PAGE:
Watkin sensei was discussing the difference between these two at last evening’s class so it might be useful to go over his definitions once more for our students.
A waza is a movement that has been tested, that has been used successfully at some point in the past. I believe it was Iwata sensei who pointed out that we don’t have any new waza because we don’t use the sword in battle any more. A waza is what we learn in Kage Ryu.
A kata is a teaching tool that includes waza, but it can be old or modern, it is something that can be created, changed and forgotten. A kata is what we create for public demonstrations of Kage Ryu. A kata is that thing that changes from teacher to teacher in a ryu, waza is what doesn’t change.
When I use the terms I use them more or less this way. Sometimes I speak about kihon, these are parts from a kata that we practice to improve our understanding of the kata. They may be waza or they may simply be transition movements within a kata that are a little rough. I have mentioned movement patterns recently, these would tend to be waza, the important bits in a kata that we string together, but they may also be the transition movements between waza.
Suburi, the repeated swinging of the sword in a cut or a thrust would usually be waza, but often only part of a waza. Think of stepping off the line and cutting, that would be a waza, something found in pretty much every Japanese sword art. The cutting down is the suburi, the kihon, the movement pattern within the waza, the waza is the complete movement pattern. The kata would include the partner cutting down or thrusting or whatever, and perhaps movements before or after the decisive movement.
Watkin sensei was speaking about waza and kata in a slightly different way last evening. He mentioned that sometimes we do kata and sometimes we do waza but we ought to be aiming for waza. In this case kata refers to slowing down the movement to learn it, to get to the full movements. Practicing with full extensions, with relaxed shoulders, with movements that come from the hips rather than the arms. This slow and careful practice is not how one would perform it “on the battlefield” but it is necessary to learn the waza. Simply speeding up a kata will not create the waza, it usually creates a small, cramped, ineffective movement in the attempt to gain speed. Only by doing kata correctly and fully can a waza be created (or perhaps appear). You must “slow down to become fast”, the waza is something that is fast, certainly, but more importantly it is correctly timed, it is “fast enough”. Waza and kata may be identical but waza contains intent, timing, distance, accurate targeting, hasuji, and power. It is what kata is teaching. Waza is more than placing the sword here and there as described by sensei or in a book.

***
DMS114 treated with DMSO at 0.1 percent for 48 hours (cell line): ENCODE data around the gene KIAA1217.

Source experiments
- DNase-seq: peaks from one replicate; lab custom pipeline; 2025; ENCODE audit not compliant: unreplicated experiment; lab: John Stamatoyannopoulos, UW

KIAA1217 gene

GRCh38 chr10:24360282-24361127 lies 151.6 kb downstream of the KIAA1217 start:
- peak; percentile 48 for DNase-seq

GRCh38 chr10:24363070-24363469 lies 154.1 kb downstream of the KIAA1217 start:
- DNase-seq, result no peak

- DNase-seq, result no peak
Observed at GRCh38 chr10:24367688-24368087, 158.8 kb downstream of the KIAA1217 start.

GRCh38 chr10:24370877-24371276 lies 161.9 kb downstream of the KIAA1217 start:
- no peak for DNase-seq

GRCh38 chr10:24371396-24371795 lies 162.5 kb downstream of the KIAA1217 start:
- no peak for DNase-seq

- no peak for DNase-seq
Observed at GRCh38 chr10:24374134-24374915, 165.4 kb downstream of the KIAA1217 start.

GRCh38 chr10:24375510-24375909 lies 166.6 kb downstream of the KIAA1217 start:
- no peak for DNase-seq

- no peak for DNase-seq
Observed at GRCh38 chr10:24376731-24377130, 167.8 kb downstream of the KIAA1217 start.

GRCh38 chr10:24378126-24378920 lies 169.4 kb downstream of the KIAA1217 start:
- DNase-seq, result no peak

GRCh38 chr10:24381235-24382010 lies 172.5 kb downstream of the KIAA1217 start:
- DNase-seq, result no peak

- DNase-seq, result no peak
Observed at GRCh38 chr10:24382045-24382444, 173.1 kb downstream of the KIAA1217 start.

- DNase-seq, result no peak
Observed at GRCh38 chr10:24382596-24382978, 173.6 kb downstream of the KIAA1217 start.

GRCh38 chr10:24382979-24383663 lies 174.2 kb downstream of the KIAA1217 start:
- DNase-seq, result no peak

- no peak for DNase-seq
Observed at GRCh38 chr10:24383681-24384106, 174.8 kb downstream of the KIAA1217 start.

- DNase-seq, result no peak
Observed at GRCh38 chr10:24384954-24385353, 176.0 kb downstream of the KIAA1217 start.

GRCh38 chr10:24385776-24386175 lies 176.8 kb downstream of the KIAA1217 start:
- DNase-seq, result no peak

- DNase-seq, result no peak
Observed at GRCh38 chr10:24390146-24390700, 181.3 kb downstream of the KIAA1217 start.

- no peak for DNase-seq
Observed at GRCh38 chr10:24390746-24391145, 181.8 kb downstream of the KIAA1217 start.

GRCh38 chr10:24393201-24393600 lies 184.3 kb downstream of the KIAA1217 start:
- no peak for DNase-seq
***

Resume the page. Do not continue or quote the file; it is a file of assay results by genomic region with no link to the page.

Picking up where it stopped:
We are speaking of Niten and Kage here, arts with very short kata, each with maybe one to three waza. Other arts may have many waza, think Ran Ai in Jodo, when we break it down into seven parts we are looking at seven different waza at minimum. As we have heard before, the very first movement is the end of the encounter (the waza) the rest of the kata is practice. Can we do the kata as seven different waza with nothing to connect them? No, that makes a lousy kata and a proper waza cannot be done from a careless posture within combat distance. This is why our kata start from well outside combat range. Ran Ai should eventually be thought of as a single waza, as having full attention throughout, with no lapses, without just “going through the motions”.
So perhaps a bit simply put, the cut down is kihon, the step offline and cut down is the waza, the full story including approach, attack, response, and disengagement is the kata.
Could there be waza with more than a single avoid and strike? Sure, perhaps we stop our opponent with a sword movement toward his face, force him to move backward, chase him down and cut him. Perhaps we block, chase and cut. In that case the waza has multiple movement patterns within it.
Pay attention to that terminology this weekend at the seminar, it may help to understand what is being taught, beyond “which foot goes where”. It’s quite common for instructors to exaggerate certain movements while trying to show the feeling of moving with intent here or there in a kata. Don’t confuse these exaggerations with instructions on how to move correctly, you can get some pretty funny hitches in your kata if you do, and then I hear “but you just told me to do a big windup there and now you’re telling me not to do it”. Or “you just showed us two different ways to do it and now I don’t know which one to do”.
Yep, kata and waza.
July 14, 2017
July Niten and Kage seminars: